Earth relative position sensor 16 is a sensor that measures its position relative to a fixed earth coordinate system. The coordinate system may be provided by the device in either polar or Cartesian systems. Typically, the processor 20 is configured to convert back and forth between the polar and Cartesian system. Several satellite based systems such as the U.S. GPS (“Global Position System”), Russian GLONASS (“GLObal Navigation Satellite System”), Chinese compass system and EU Galileo systems measure position relative to a fixed Earth coordinate system. Loran (“LOng RAnge Navigation”) is a terrestrial radio navigation system uses multiple low frequency radio transmitters to determine the location of the receiver. At least GPS provides a time-code with the position measurements. The position sensor may therefore comprise a GPS or other receiver that interacts with the network (e.g. a satellite 29) to determine receiver position.
Range finder 18 measures the range to a particular target. When used in conjunction with the position sensor and heading sensor, the primary device can calculate the position of the particular target in the fixed earth coordinate system (see
Data link 24 may be a wired network such as Ethernet or a wireless network such as RF and may be a point-to-point link or a multipoint network. The link is suitably capable of transmission of digital data.
Display 26 displays the heading and pitch to the operator. The display may also display the position of the particular target. If the optical sighting system is an indirect view system, the same display may be configured to display an image of the particular target. The numeric heading and pitch, and possibly position may be overlaid on the image of the target. The display may display a menu including an icon or button for “cooperative calibration”. Operator selection of button initiates the gathering of data and calculation to update the calibration angles stored in memory.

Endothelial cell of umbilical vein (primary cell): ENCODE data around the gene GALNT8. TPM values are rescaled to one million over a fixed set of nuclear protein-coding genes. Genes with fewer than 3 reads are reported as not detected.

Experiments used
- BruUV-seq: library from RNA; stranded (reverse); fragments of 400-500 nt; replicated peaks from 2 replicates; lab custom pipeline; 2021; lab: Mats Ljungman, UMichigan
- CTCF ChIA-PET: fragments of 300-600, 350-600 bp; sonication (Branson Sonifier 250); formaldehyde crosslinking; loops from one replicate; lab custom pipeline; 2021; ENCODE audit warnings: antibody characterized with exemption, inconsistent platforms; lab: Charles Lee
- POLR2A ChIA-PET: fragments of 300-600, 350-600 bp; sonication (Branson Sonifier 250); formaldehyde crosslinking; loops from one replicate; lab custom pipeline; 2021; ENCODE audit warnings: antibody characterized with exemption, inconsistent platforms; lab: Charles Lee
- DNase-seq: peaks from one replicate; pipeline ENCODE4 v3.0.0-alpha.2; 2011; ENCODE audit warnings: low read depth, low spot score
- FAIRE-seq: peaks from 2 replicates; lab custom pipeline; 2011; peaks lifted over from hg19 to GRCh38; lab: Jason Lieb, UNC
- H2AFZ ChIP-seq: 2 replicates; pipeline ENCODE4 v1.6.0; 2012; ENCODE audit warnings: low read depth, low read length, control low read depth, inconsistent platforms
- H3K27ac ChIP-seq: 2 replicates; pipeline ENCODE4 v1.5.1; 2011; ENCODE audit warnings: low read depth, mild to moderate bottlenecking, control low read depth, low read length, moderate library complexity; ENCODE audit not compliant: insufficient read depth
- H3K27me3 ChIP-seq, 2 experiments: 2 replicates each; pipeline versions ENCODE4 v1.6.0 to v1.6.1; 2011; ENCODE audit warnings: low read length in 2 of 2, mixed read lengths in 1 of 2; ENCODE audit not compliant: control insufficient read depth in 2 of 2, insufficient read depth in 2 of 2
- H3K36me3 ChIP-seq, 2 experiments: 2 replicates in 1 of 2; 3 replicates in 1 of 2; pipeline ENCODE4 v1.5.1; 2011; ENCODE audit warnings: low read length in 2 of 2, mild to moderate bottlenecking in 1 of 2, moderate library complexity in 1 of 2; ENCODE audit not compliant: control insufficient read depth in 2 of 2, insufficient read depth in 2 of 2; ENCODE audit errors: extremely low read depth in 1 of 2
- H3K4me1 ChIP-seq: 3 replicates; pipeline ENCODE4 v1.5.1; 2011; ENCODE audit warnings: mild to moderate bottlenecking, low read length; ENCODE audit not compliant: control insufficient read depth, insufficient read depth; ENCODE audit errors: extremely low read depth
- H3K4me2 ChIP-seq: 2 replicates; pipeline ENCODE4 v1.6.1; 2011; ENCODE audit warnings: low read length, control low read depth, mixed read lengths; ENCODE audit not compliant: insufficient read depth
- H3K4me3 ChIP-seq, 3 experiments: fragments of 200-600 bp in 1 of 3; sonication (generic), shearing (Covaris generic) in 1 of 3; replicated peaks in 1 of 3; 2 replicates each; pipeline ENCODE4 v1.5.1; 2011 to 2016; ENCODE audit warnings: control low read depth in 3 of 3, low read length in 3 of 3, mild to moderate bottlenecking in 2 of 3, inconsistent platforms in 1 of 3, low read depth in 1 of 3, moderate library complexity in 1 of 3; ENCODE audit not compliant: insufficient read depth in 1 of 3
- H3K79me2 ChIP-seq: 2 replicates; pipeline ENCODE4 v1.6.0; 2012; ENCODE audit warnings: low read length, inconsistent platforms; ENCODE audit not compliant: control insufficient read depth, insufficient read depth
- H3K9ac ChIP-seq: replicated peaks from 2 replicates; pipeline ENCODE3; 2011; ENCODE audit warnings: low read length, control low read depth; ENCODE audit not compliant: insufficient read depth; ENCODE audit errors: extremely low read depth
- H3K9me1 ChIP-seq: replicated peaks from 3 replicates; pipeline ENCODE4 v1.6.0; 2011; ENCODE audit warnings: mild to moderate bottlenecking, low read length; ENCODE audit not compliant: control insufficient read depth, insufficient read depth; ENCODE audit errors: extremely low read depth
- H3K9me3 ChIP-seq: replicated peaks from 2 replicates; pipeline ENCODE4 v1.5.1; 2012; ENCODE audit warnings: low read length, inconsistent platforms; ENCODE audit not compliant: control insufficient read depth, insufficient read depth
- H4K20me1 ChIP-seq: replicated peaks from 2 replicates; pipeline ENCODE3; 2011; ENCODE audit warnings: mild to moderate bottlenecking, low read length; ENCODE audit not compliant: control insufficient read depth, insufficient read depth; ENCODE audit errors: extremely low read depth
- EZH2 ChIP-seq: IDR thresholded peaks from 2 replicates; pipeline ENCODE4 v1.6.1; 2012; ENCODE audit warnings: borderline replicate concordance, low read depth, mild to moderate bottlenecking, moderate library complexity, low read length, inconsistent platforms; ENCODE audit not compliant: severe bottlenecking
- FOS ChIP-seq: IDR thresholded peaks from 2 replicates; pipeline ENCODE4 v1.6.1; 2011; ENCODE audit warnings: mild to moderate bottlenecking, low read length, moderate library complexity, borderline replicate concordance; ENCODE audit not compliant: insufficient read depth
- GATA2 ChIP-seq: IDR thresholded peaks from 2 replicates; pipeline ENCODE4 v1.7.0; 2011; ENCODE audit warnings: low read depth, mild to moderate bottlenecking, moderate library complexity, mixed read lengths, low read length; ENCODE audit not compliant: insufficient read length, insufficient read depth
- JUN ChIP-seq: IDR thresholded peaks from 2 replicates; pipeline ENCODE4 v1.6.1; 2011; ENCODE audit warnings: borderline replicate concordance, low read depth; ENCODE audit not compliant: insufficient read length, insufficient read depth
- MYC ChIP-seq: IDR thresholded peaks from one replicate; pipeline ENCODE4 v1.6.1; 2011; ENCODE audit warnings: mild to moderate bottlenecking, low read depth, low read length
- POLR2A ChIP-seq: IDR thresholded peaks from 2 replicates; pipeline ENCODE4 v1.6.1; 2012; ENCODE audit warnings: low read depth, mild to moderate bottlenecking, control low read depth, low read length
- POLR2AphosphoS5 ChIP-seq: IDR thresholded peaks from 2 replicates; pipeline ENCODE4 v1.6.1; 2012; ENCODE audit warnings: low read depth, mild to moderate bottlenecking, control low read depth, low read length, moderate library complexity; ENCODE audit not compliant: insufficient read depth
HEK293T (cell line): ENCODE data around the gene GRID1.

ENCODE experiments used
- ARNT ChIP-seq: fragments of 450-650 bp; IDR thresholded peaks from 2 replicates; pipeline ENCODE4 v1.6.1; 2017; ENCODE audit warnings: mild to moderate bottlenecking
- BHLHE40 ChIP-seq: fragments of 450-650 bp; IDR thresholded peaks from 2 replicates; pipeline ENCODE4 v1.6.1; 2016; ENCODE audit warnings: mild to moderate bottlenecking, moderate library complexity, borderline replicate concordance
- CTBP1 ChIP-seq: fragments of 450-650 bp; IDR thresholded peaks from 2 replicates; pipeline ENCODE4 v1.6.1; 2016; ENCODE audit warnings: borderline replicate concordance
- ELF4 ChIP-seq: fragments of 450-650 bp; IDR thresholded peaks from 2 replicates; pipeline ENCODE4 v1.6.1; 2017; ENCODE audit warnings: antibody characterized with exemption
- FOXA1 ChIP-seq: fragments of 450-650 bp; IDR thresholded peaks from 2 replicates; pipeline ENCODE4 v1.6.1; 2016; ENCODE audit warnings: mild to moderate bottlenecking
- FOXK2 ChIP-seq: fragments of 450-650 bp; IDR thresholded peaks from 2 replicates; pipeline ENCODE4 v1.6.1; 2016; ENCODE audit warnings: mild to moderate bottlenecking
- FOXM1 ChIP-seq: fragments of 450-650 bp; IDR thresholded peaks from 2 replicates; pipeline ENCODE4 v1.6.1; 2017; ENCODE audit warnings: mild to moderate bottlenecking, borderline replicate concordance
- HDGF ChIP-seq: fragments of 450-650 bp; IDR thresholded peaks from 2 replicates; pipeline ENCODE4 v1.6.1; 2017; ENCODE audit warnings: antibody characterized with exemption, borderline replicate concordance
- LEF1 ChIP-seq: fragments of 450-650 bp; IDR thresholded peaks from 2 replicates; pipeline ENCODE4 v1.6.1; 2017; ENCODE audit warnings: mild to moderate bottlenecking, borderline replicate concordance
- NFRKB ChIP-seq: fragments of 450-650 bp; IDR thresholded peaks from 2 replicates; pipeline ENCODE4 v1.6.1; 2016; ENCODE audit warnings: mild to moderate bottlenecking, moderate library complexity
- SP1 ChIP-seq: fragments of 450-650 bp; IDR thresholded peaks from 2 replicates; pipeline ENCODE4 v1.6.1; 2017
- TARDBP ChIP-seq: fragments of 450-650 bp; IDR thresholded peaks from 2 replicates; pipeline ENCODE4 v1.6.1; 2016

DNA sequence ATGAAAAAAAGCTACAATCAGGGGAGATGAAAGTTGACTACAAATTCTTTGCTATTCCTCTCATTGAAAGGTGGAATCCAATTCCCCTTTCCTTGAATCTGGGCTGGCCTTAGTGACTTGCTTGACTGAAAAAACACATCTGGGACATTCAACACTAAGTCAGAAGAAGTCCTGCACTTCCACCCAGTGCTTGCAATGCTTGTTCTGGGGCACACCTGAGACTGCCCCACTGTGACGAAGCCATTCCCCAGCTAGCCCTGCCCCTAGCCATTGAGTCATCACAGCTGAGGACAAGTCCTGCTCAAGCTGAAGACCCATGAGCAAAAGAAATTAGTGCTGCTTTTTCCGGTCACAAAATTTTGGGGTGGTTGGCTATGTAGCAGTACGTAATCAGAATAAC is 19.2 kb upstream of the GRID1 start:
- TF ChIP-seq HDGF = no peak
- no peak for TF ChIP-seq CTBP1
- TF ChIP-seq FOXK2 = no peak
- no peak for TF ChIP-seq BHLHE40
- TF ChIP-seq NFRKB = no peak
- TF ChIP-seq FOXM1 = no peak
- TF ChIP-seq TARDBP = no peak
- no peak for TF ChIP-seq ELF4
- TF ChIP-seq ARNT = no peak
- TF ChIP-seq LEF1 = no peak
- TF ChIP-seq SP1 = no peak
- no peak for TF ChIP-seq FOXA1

Processor 20 includes one or more computer processors. Memory 22 includes one or more memory devices. The memory devices may be processor memory or separate memory and may be volatile or non-volatile. To calibrate the heading sensor, processor(s) 20 may be configured to issue, in response to operator initiation, a request for cooperative calibration with a secondary device 30. Processor(s) 20 are configured to receive position measurements of the secondary and primary devices and calculate a true heading and pitch. Processor(s) 20 are configured to receive heading and pitch measurements from heading sensor 12 and subtract the true and measured heading and pitch to form heading and pitch calibration angles. See
Secondary device 30 provides a known reference that can be used to determine both a measured and true heading from which to derive the calibration angles. As shown in
Processor 34 is configured to receive an Earth relative position measurement from sensor 36 and transmit the position measurement via data link 32 to the primary device. In an embodiment, processor 34 is configured to receive a request for cooperative calibration from the primary device via the data link. This request may either be automatically authenticated and processed to return the position measurement or may require an operator of the secondary device to accept cooperative calibration. In an alternate embodiment, the secondary device 30 is configured to broadcast its position periodically.
Referring now to
From the positions of the primary and secondary devices, the primary device processor calculates a true heading (Ht) and true pitch from the primary device to the secondary device (step 54). The true heading Ht is the azimuth angle between the LOS 44 to the secondary device and true North. The true pitch is the elevation angle in local level from the primary to the secondary devices. The Earth relative position sensors will have some amount of position error. Because the primary and secondary devices are relatively close to each other they experience a similar position offset at a given time. If the Earth relative position sensors provide a time code with the position measurements, the processor can synchronize the calculation by selecting position measurements made at the same time. Subtraction of the two positions removes some of the position offset. Because the angle error calculation is dependent on relative rather than absolute position errors the angle error calculation will be more accurate than is possible with a single GPS receiver on the primary device or with unsynchronized position sensors.